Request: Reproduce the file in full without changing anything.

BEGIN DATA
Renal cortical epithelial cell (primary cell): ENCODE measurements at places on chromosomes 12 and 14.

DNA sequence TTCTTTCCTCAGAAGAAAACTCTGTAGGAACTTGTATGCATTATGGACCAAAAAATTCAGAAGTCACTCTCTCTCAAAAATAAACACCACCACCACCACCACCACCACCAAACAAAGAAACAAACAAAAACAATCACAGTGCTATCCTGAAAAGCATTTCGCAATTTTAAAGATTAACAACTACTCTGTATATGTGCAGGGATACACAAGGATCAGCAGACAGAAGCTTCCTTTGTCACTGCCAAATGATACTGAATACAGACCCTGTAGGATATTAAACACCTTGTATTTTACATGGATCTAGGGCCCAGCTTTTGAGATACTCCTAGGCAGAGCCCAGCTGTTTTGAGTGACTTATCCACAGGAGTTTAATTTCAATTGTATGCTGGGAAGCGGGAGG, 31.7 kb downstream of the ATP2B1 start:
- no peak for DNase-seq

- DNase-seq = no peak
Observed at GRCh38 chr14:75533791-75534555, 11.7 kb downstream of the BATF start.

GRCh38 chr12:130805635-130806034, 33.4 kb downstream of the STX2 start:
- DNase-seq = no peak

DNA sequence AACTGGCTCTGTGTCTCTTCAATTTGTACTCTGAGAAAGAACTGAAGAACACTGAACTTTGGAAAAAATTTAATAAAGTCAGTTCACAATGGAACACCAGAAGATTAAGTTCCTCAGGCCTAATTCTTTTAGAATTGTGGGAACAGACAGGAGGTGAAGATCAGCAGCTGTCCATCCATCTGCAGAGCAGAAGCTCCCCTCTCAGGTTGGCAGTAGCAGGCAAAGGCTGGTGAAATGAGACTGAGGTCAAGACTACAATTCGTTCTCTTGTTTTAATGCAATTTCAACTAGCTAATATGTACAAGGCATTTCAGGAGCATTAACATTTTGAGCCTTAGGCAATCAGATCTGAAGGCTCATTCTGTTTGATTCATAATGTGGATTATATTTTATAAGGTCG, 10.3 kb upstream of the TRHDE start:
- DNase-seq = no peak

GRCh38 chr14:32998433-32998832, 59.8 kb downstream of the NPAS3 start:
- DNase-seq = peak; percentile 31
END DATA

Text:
Renal cortical epithelial cell (primary cell): ENCODE measurements at places on chromosomes 12 and 14.

DNA sequence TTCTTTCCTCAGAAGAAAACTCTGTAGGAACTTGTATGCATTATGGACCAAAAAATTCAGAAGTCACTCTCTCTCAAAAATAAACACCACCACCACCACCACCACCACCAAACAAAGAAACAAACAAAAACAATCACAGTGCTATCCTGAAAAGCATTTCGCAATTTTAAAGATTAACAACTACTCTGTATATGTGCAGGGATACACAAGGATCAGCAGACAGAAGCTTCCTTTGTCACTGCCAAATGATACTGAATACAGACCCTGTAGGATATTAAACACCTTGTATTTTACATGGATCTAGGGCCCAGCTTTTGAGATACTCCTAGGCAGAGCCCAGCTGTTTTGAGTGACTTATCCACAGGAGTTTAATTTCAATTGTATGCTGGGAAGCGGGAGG, 31.7 kb downstream of the ATP2B1 start:
- no peak for DNase-seq

- DNase-seq = no peak
Observed at GRCh38 chr14:75533791-75534555, 11.7 kb downstream of the BATF start.

GRCh38 chr12:130805635-130806034, 33.4 kb downstream of the STX2 start:
- DNase-seq = no peak

DNA sequence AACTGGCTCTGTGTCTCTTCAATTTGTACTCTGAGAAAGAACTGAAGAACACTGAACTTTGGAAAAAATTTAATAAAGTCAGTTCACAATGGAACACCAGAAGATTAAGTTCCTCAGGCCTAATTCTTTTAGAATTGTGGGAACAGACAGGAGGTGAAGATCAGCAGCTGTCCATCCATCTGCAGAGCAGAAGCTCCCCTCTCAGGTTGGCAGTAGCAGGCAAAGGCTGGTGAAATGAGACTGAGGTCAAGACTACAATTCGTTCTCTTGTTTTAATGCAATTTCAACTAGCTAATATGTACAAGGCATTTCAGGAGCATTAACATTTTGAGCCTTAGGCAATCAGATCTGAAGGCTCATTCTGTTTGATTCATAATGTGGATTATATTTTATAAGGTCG, 10.3 kb upstream of the TRHDE start:
- DNase-seq = no peak

GRCh38 chr14:32998433-32998832, 59.8 kb downstream of the NPAS3 start:
- DNase-seq = peak; percentile 31